CDC on the ground in West Virginia for 4 weeks

Investigating high number of HIV cases
The CDC is on the ground in West Virginia in connection with the number of HIV cases among...
The CDC is on the ground in West Virginia in connection with the number of HIV cases among people who inject drugs.
Updated: Jun. 1, 2021 at 9:58 PM EDT
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CHARLESTON, W.Va. (WSAZ) - Staff from the Centers for Disease Control are on the ground in West Virginia to help uncover information surrounding the number of cases of HIV among people who inject drugs using needles in the states.

That is according to the CDC, responding to a request from WSAZ Tuesday night.

According to the correspondence, the CDC team arrived Tuesday to “to support West Virginia colleagues’ investigation as part of a four-week investigation.”

The CDC says that state and local health officials have the lead on the current investigation.

The move comes after the CDC spoke at a meeting in the city of Charleston regarding HARM reduction (or needle exchange programs) saying that the number of HIV cases in Kanawha County was among the highest in the country.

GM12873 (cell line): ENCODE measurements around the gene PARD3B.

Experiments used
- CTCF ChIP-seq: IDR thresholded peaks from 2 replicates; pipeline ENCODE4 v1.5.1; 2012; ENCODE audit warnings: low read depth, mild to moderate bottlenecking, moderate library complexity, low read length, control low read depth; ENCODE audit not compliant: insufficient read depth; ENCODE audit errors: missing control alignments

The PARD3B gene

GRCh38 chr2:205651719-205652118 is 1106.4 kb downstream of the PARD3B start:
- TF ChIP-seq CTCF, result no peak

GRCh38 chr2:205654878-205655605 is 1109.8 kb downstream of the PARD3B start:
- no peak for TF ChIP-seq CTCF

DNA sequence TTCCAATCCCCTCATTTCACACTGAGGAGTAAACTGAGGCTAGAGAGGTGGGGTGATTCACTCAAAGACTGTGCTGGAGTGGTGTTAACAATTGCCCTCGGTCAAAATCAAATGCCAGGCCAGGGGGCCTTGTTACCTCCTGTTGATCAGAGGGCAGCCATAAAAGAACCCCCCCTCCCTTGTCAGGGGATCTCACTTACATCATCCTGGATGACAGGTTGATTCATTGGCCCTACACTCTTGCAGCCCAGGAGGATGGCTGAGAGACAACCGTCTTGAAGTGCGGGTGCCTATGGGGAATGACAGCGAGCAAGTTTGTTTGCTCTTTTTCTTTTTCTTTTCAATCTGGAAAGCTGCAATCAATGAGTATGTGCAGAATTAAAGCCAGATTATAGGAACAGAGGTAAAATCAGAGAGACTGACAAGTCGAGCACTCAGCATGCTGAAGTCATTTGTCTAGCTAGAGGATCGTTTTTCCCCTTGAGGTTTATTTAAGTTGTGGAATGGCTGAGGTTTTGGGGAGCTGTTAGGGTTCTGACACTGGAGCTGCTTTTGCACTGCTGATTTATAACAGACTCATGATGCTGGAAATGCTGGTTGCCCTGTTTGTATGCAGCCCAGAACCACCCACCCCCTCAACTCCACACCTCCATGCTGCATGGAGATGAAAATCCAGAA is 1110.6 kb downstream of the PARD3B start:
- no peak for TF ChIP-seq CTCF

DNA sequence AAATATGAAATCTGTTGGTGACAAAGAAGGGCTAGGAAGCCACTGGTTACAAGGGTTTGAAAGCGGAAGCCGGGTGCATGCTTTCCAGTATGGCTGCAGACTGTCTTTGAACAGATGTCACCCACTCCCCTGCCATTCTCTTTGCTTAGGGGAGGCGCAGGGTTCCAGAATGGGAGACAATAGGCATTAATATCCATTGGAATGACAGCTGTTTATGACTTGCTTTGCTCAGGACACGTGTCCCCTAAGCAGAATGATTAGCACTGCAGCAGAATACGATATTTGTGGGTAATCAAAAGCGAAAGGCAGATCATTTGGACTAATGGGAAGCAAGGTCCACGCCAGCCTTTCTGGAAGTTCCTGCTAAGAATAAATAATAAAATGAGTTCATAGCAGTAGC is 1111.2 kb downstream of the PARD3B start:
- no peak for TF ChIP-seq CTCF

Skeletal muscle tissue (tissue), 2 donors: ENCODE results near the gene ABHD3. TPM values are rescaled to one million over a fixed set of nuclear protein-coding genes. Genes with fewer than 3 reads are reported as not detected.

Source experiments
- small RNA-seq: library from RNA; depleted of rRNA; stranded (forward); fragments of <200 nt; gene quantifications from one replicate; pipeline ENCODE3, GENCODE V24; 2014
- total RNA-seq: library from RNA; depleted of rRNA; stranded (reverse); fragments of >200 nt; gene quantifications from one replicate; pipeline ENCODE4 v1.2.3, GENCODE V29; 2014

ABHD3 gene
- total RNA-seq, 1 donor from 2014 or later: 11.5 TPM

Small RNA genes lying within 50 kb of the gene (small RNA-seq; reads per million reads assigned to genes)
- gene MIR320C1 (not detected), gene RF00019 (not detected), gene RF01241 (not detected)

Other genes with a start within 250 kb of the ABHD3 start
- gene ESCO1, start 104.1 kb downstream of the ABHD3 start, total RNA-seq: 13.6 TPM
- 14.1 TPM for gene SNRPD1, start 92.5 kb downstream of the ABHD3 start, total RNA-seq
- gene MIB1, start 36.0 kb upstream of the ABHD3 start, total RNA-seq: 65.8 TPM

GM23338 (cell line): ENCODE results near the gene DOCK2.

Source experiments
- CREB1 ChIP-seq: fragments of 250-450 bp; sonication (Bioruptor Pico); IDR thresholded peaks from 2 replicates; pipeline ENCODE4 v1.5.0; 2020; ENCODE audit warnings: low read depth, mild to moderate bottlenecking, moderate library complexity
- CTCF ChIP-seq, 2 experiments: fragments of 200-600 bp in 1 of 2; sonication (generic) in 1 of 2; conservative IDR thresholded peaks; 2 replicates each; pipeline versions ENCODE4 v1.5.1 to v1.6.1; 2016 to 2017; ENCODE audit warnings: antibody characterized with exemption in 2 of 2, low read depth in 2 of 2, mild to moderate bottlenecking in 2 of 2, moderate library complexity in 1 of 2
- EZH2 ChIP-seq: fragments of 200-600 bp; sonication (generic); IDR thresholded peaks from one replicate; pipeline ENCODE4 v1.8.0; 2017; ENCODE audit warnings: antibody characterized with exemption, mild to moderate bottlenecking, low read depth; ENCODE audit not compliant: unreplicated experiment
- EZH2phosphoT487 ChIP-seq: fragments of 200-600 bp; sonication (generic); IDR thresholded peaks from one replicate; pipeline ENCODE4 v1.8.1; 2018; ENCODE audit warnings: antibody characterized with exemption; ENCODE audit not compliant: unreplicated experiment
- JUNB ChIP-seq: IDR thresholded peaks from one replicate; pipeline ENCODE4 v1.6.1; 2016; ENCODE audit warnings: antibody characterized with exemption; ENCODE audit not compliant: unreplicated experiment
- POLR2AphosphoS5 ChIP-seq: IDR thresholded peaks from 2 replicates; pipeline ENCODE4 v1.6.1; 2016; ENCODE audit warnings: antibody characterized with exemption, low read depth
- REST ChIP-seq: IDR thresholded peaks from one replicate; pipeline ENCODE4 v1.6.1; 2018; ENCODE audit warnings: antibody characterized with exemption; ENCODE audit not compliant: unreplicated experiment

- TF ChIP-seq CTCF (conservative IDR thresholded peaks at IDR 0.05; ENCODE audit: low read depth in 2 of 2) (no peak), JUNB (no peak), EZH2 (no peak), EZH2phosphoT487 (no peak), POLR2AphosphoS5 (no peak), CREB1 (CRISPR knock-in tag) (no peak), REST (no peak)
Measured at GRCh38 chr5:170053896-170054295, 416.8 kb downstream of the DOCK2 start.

The CDC will be interviewing people who inject drugs, community service providers, looking at data and medical records “to identify potential opportunities for public health intervention.”

“CDC staff deployed to West Virginia (as well as those working remotely) are supporting the state, as well as county public health officials with efforts to identify the most effective ways to reach people who inject drugs and connect them to appropriate HIV testing, prevention, and treatment services.”

The communication goes on to say:

“The team on the ground will include CDC HIV, viral hepatitis, STD, and overdose prevention experts, supported remotely by additional CDC subject matter experts. At any given point in the investigation, we anticipate support will involve between 5-9 CDC staff in W.V. focused on the HIV outbreak.”

In April, U.S. Senators from West Virginia Joe Manchin and Shelley Moore Capito requested the CDC send information regarding the number of HIV cases in the state.

The response from the CDC said that in 2019 there were 50 new cases of HIV diagnosed among people who use needles.

In 2020, there were 35 new cases.

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